A design tender is being launched for the construction of a new cable car route in the Czech capital, the Prague Public Transport Company has announced. With transport links over the Vltava, they will significantly shorten journeys and offer a beautiful view over the city. Cable cars will become part of the public transport network, making it easier for citizens to commute.
The new cable car will cover a distance of about 2.3 kilometres joining Prague 6 and Prague 8, the districts of Podbaba, Troja, and Bohnice. The two nearby districts are currently only accessible by a significant detour, about a 40-minute drive away, via the city centre. Needless to say, this is not only a waste of time for residents and visitors but also has a measurable impact on CO2 emissions.
The districts in the northern part of the city, near the bend of the Vltava river, are currently not pampered in terms of public transport connections. Podbaba and Bohnice are relatively densely populated, urban areas, while Troja, located between them, is primarily known as a recreational area. It has belonged to the capital only since 1922, with a population of barely 1,200, but it is also home to the Troja Castle, the Prague Zoo and the city's botanical garden, and its picturesque vineyards are also popular for walking.
It will be part of the public transport system
Dopravní podnik hlavního města Prahy (but perhaps easier to stick to its acronym DPP) intends to build three stations and five support pillars, for which it has now launched a call for tenders. The stations under construction will fit into the current system of tram and bus stops, making the transfer easier.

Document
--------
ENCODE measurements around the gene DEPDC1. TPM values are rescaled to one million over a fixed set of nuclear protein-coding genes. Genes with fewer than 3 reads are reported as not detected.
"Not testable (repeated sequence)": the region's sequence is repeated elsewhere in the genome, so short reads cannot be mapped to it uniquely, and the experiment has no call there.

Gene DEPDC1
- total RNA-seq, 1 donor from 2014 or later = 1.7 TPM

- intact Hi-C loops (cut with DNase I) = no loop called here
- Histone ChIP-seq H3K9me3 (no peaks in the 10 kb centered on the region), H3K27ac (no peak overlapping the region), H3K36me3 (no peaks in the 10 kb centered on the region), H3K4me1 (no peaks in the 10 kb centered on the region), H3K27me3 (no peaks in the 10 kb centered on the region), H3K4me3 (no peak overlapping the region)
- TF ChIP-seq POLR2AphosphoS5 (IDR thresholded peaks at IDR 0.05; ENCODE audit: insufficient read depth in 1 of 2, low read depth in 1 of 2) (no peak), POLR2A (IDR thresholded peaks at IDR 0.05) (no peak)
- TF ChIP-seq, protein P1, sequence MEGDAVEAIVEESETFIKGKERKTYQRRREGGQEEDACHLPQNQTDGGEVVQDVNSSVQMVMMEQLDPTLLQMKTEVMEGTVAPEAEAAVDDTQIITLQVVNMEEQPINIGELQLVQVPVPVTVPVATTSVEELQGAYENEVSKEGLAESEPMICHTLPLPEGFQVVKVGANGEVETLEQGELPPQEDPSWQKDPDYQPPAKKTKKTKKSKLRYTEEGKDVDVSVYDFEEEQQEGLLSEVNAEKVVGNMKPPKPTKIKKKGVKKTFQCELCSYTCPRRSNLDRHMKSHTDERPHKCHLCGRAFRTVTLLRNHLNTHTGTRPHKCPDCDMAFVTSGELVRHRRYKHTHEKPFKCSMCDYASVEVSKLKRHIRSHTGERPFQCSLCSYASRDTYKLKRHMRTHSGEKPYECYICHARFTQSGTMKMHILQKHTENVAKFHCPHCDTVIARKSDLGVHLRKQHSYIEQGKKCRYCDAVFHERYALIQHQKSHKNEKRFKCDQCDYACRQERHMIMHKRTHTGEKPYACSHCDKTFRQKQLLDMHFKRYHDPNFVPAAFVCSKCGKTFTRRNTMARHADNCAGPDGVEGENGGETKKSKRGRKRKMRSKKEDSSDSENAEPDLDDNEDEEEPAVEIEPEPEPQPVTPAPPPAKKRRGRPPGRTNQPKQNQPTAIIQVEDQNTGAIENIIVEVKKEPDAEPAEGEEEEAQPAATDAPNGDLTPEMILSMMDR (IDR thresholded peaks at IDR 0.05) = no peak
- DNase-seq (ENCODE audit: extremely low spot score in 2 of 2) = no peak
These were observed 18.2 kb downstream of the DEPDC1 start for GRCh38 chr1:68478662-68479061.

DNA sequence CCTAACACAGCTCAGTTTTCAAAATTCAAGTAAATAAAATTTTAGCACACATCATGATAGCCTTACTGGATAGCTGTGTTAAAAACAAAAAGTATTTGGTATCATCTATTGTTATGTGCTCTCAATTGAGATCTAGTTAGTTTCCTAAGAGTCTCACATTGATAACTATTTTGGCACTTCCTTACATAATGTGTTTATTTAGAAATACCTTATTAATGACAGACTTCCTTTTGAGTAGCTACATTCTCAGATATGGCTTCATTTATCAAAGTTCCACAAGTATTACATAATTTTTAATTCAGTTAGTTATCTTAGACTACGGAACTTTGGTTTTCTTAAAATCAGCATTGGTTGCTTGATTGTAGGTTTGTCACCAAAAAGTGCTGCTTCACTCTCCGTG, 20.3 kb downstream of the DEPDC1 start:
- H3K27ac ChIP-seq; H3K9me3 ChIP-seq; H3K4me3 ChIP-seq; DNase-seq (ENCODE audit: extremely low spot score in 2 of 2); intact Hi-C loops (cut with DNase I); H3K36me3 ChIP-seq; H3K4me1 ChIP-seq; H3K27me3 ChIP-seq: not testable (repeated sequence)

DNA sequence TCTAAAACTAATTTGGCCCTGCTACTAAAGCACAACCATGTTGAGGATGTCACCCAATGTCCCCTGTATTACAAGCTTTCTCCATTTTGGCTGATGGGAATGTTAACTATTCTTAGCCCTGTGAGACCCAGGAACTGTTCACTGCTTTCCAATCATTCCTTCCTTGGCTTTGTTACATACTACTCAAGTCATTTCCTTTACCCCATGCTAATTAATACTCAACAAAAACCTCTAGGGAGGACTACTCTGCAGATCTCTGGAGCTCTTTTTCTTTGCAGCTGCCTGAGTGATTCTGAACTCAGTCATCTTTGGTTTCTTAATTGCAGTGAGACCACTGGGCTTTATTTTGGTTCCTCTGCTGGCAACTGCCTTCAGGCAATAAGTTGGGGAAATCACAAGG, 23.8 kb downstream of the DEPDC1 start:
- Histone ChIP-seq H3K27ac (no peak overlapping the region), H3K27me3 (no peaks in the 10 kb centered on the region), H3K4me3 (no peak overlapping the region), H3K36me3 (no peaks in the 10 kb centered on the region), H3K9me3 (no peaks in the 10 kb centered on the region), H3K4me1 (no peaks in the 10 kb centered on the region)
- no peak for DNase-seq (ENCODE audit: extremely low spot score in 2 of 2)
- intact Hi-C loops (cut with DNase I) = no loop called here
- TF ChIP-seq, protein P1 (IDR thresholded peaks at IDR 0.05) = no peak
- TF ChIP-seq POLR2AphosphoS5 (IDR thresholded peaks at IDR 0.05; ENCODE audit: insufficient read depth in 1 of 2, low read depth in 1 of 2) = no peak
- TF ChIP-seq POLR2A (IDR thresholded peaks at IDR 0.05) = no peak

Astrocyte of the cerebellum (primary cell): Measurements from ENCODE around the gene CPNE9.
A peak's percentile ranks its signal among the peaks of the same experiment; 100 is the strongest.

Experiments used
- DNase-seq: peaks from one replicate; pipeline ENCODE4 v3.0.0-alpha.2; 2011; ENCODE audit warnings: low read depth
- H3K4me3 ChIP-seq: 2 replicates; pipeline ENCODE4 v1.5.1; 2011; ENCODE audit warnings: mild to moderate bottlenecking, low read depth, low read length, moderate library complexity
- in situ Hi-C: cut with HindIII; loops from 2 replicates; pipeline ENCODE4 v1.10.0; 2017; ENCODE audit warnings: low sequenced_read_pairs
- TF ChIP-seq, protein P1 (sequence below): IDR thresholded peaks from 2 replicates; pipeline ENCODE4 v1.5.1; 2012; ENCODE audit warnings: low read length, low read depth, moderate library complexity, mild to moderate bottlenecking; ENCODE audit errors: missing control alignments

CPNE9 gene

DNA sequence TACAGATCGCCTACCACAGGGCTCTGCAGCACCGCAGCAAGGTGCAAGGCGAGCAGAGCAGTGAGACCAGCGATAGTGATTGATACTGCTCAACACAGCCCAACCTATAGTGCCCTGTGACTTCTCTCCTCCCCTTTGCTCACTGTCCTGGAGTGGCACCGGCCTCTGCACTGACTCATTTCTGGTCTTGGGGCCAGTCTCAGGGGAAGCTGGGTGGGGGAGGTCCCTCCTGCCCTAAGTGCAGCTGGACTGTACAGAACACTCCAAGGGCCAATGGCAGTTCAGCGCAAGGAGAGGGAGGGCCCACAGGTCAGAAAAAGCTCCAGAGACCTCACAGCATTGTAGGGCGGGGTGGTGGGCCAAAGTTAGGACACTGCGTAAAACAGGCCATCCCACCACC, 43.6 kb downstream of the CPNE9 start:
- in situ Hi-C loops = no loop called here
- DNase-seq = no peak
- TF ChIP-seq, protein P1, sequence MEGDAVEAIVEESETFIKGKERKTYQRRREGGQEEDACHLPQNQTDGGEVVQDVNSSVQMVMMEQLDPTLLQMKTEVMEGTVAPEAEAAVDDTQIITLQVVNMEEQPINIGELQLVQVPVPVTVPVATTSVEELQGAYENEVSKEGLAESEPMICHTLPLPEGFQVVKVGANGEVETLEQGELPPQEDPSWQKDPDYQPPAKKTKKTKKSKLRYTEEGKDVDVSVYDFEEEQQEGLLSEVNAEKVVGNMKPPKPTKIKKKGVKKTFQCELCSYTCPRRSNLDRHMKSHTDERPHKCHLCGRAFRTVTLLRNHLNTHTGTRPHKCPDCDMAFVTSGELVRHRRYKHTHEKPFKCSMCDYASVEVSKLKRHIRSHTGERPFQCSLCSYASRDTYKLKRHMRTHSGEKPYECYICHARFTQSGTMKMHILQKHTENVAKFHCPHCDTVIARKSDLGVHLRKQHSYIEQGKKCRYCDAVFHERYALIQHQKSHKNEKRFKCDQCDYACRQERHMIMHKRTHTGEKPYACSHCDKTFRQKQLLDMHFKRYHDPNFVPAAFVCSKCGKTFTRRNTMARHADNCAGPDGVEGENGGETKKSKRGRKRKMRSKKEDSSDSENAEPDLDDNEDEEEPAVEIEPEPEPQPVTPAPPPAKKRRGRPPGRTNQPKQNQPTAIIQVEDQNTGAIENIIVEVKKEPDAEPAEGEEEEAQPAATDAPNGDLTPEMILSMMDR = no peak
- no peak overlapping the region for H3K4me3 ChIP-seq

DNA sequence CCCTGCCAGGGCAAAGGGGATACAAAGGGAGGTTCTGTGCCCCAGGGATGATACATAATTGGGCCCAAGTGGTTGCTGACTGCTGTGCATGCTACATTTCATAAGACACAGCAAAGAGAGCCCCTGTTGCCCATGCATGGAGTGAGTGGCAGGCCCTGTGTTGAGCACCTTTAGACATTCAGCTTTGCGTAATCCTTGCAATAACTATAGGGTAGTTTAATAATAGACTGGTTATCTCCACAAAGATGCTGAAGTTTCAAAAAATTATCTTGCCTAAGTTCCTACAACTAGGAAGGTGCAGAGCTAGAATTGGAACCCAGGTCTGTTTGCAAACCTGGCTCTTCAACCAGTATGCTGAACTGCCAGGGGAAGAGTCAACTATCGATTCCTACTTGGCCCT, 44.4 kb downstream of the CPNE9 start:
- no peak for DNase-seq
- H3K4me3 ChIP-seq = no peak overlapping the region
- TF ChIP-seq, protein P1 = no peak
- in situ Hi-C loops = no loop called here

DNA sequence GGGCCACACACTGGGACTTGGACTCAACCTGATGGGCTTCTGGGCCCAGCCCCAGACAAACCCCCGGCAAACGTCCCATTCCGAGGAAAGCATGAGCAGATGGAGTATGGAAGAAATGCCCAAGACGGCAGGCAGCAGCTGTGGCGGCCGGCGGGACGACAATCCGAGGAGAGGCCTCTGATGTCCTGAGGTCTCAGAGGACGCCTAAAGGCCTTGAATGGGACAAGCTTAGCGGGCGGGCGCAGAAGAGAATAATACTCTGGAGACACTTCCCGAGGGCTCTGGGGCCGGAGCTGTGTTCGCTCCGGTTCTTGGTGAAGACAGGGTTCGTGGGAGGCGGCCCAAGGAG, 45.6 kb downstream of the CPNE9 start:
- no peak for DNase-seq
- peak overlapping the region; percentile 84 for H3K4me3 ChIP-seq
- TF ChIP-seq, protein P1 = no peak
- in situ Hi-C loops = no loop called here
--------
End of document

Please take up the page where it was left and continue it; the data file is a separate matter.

Prague City Council approved plans for Podbaba-Troja-Bohnice cable car last August. Subsequently, the DPP conducted consultations with two cable car manufacturers (Doppelmayr and Leitner) to verify the aforementioned plans and to estimate the cost of the project. The total project budget is reported to be in excess of 2 billion Czech crowns (over EUR 79.2 million).
In a Facebook post, the DPP shared illustrations of what the cableway and cable cars could look like. The Deputy Mayor of Prague Adam Scheinherr also commented on the images, stressing that they do not illustrate how the future cable cars will truly look but rather how they will function. The official designs will be revealed in 2022 as the winners of the design contest will be selected and announced at the end of January.
Prague is trying to reduce air pollution and CO2 emissions by developing public transport but also with alternative methods. Metro line D, has recently been announced, extending the current 65.5-kilometre metro route by an additional 10.5 kilometres, carrying thousands of passengers each day.
Development projects also affect the bicycle infrastructure, as bicycle use has risen sharply within a short time, which the city is also trying to take advantage of. This year alone, the cycle path network will be extended by 21 kilometres, a new pedestrian bridge will be built over the Vltava River, several e-cargo bike stations will be set up, and additional bicycle storage facilities will be installed next to schools to encourage cycling.
Photos: Getty Images, DPP / Facebook